“The Talking Stick Trolley is an extension of the service we offer each Spring Training season,” said Marketing Project Manager Blessing McAnlis-Vasquez. “Fans of sports, culture and entertainment will find many amenities to cheer about at Talking Stick and this complimentary service will allow them to enjoy them year round. We invite friends and visitors to let us take the wheel and bring you to the ultimate cultural and entertainment destination area that is Talking Stick.”

Service will run October thru May annually and is being sponsored by the Salt River Pima-Maricopa Indian Community and several Talking Stick area properties. For additional information on route locations and times, please visit www.TalkingStickArizona.com.

Chandler resident Charlene Vance became the latest Casino Arizona jackpot winner on Aug. 25. She took home $98,000.

Bingo player takes home more than $90,000 at Casino Arizona

Casino Arizona, an enterprise of the Salt River Pima-Maricopa Indian Community, announced a winner in its U-Pick progressive bingo game. Chandler resident Charlene Vance became the latest jackpot winner trying her luck at the property’s O-75 in 20 numbers or less on Aug. 25. She took home $98,000.

“We are no stranger to jackpots at Casino Arizona, but $98,000 is truly life changing,” said Ramon Martinez, director of public relations for Casino Arizona. “It is thrilling to be a part of such a significant event in a person’s life and further to have played a role in it. We couldn’t be happier for Charlene!”

A bingo favorite, U-Pick allows players to select eight numbers between one and 75. A jackpot occurs when a participant’s eight numbers are chosen within the first 20 numbers called. As a progressive game, the jackpot for U-Pick begins at $5,000 and is increased $200 each session until it is won. The jackpot is then reset once again.

Casino Arizona’s 1000-seat Bingo Hall features various options for fun. In addition to oversized flat screen monitors, the facility offers 16 weekly sessions and a variety of food and drink specials. Bingo games offered include Double Action 9-Pack, Bonanza, Magic Ball, Starburst Mini’s, Sizzling 7, Salt River and Double Action Coverall just to name a few.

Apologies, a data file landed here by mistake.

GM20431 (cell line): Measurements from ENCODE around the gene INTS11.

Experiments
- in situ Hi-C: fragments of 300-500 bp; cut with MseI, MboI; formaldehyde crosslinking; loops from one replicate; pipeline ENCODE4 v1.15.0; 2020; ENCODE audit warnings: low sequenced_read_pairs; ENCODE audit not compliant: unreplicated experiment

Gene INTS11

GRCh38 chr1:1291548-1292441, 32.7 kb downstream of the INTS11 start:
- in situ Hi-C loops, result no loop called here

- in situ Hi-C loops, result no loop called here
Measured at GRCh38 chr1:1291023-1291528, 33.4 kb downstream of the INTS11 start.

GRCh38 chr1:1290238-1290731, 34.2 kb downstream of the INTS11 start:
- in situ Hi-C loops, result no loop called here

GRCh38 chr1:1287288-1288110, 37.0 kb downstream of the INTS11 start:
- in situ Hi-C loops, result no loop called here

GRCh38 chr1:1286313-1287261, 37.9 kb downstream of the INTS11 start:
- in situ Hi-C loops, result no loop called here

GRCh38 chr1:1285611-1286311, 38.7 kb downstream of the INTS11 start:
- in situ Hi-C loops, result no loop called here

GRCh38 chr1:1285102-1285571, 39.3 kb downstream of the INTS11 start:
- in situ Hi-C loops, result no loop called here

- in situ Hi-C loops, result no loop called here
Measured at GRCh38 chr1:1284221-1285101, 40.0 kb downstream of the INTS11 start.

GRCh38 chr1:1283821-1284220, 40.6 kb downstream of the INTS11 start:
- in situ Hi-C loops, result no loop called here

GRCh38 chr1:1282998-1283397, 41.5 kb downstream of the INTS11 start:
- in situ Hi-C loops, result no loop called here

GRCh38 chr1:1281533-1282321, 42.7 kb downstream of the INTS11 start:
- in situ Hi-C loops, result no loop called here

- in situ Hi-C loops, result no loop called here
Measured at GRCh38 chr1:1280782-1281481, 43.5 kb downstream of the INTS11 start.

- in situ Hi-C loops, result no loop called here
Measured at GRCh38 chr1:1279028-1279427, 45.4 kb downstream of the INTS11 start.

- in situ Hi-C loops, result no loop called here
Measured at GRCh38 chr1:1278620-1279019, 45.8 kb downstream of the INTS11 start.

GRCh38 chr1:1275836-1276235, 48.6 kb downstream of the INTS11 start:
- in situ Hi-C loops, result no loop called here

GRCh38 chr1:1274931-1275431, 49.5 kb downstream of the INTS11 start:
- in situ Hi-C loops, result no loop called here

For more information on Casino Arizona’s Bingo games and prizes, call (480) 850-7777 or visit http://www.casinoarizona.com/bingo.aspx.

Great Hearts

Great Hearts Academies completes 5 charter schools

Great Hearts Academies and Nations|Wright announced today the recent completion of construction on five Valley charter schools.  The two newest Great Hearts campuses, Cicero and Arete, as well as an expanded Maryvale Preparatory Academy campus all opened on or before Aug. 11 for the 2014-2015 school year.

Nations Wright, serving as Owner’s Representative for Great Hearts, managed all of the projects.  “Representing Great Hearts in the development of these schools gives us the opportunity to support Great Hearts in its educational mission across the valley and to make a difference in these communities. We are honored and take pride in helping Great Hearts provide high quality, classical, liberal arts education to Valley children,” said Chris Nations, President, Nations Wright.

Great Hearts’ new Cicero campus is located on the Salt River Pima Maricopa Indian Community just south of Salt River Fields at Talking Stick.  The new Arete campus is located at 4493 E. Baseline Rd. in Gilbert.  Each new campus houses two independent academies.  The Maryvale campus expansion enabled the school to double its capacity on the grounds at 6301 W Indian School Road.

Maryvale Prep, established in 2012, currently offers grades K-5 and serves a largely Hispanic student population.  A community investment loan from CopperPoint Mutual Insurance Company financed the campus expansion.  The new 10,000 square foot addition of classrooms and office space was designed by Larson Associates Architects and constructed by Chasse Building Team.

“The addition of CopperPoint Hall at our Maryvale Prep campus will allow us to expand our current offering and serve even more Maryvale students with a quality education.  With this additional investment in Maryvale, and our two new campuses in the east and west valley, we will graduate thousands more great-hearted young women and men for generations to come.” said Dr. Daniel Scoggins, Chief Executive Officer of Great Hearts Academies.

The new Cicero campus has over 90,000 square feet in four buildings, which includes 57 classrooms for the two academies, performing arts spaces, and a gymnasium.  The campus was designed by Gensler Architects and constructed by Chasse Building Team. The new Arete facilities, totaling 75,000 square feet, consist of 50 classrooms, performing arts spaces, and a gymnasium.  The campus was designed by Gensler Architects and constructed by Okland Construction.  Both the Cicero and Arete projects were primarily financed by Arizona Bank and Trust as the lead bank in a private tax-exempt bond issuance through the Phoenix Industrial Development Authority.

Archway Classical Academy – Cicero (grades K-5) and Cicero Preparatory Academy (grades 6-12) take their name from Marcus Tullius Cicero, the Roman philosopher.  Archway Classical Academy – Arete (grades K-5) and Arete Preparatory Academy (grades 6-12) take their name from the Greek word for “heroic excellence.”

Proposed rendering courtesy of GPE

90th Street Medical Campus planned for SRPMIC

A state-of-the-art medical campus will soon be built at the northeast corner of Loop 101 and 90th Street, on the Salt River Pima-Maricopa Indian Community, less than two miles from the Scottsdale Healthcare Shea Medical Center.